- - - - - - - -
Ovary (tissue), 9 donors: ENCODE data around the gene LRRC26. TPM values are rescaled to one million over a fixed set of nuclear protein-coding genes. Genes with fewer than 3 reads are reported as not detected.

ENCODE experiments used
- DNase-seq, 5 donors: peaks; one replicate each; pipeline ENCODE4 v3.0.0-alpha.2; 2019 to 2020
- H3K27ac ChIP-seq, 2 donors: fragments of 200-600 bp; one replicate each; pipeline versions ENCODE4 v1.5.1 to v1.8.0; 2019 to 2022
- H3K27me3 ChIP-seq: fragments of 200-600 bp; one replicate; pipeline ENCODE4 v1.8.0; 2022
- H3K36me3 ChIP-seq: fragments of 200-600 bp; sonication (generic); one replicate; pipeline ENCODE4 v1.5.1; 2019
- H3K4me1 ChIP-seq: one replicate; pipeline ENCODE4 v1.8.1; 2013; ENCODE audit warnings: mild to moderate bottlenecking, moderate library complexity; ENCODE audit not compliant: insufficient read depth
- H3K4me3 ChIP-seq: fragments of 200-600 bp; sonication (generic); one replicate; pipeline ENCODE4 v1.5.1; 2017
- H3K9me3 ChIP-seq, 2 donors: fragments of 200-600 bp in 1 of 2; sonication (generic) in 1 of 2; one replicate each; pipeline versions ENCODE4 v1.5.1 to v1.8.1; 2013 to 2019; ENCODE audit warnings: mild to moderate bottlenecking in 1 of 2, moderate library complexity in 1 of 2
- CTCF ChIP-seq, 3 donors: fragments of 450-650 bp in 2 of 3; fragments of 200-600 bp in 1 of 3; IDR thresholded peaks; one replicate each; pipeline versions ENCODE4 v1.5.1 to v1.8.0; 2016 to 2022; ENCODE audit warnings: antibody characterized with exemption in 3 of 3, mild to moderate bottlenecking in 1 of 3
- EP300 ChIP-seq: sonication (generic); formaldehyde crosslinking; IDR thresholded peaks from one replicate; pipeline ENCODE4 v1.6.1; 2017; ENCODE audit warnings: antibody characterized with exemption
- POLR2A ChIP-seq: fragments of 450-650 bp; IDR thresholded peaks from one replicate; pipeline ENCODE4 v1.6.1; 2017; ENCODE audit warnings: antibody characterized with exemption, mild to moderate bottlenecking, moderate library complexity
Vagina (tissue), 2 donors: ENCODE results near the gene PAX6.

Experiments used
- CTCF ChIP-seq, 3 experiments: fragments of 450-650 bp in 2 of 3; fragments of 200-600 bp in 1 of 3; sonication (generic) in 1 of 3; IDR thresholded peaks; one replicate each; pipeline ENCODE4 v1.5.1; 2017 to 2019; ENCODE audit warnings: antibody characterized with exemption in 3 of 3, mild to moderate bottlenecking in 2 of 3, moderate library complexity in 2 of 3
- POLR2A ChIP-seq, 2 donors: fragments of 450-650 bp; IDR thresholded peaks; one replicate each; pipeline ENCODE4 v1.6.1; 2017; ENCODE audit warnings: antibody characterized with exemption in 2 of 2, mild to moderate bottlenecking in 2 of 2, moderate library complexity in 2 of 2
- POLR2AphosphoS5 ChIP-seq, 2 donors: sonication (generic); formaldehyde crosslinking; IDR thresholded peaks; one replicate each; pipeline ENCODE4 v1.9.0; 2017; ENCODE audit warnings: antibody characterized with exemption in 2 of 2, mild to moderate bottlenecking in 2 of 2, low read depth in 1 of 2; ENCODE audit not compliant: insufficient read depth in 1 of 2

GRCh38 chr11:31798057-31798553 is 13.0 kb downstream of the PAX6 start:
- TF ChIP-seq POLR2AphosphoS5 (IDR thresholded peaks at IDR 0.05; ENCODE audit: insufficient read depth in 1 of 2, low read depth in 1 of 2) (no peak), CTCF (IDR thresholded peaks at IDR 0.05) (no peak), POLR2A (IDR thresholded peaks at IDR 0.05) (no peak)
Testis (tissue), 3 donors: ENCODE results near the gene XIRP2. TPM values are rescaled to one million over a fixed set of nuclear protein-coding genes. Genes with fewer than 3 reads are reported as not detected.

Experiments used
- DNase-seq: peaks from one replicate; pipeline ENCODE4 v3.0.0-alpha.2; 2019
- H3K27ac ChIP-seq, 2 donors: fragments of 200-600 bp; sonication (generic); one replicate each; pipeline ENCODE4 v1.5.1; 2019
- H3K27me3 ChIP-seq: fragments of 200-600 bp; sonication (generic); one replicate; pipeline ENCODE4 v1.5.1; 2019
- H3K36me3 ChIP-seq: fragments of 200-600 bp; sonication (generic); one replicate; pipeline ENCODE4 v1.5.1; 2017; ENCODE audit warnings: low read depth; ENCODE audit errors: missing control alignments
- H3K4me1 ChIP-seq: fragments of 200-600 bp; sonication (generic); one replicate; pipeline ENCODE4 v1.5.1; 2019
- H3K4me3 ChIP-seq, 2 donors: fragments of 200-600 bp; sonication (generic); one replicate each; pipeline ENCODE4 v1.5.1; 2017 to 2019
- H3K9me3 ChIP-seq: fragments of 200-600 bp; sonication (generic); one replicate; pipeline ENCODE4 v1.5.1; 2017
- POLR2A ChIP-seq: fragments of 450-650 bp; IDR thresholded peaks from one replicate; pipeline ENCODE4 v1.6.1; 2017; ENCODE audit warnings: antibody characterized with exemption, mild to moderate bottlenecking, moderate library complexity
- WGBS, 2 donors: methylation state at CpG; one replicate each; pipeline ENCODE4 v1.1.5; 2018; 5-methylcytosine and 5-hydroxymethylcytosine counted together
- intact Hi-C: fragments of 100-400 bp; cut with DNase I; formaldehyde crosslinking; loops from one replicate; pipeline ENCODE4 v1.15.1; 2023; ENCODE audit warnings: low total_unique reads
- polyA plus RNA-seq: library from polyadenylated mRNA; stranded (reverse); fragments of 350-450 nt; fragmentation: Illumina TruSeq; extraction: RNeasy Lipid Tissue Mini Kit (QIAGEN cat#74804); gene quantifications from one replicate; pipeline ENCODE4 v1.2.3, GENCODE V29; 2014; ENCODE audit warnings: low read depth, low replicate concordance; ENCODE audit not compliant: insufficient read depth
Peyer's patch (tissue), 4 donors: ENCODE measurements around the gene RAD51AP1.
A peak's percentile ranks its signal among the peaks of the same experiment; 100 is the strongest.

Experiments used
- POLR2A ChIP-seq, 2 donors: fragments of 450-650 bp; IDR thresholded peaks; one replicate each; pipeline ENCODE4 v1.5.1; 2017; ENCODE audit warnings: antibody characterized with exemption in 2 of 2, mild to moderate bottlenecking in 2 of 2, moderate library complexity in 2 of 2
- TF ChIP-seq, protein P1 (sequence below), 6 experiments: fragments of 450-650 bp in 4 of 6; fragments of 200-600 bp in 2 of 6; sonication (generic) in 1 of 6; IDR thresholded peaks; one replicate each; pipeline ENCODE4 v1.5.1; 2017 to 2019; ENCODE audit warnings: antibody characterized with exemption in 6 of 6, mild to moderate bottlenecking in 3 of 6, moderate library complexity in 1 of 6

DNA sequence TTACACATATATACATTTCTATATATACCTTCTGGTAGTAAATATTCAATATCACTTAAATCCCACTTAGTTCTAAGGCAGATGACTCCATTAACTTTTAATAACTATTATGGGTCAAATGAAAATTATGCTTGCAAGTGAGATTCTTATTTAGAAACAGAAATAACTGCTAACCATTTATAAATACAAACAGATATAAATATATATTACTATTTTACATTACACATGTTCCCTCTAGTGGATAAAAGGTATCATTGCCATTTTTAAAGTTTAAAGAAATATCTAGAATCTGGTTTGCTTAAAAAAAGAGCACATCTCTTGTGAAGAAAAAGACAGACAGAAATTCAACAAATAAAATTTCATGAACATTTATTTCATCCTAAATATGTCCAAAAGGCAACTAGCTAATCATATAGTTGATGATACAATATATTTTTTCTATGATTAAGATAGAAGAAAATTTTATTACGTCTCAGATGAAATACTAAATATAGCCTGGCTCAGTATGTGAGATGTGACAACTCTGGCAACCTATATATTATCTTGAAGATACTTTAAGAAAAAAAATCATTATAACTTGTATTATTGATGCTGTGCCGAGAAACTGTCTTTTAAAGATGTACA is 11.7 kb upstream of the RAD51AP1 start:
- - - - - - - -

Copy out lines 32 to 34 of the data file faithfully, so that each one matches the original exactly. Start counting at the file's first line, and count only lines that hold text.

- polyA plus RNA-seq: library from polyadenylated mRNA; stranded (reverse); fragments of 350-450 nt; fragmentation: Illumina TruSeq; extraction: RNeasy Lipid Tissue Mini Kit (QIAGEN cat#74804); gene quantifications from one replicate; pipeline ENCODE4 v1.2.3, GENCODE V29; 2014; ENCODE audit warnings: low read depth, low replicate concordance; ENCODE audit not compliant: insufficient read depth
Peyer's patch (tissue), 4 donors: ENCODE measurements around the gene RAD51AP1.
A peak's percentile ranks its signal among the peaks of the same experiment; 100 is the strongest.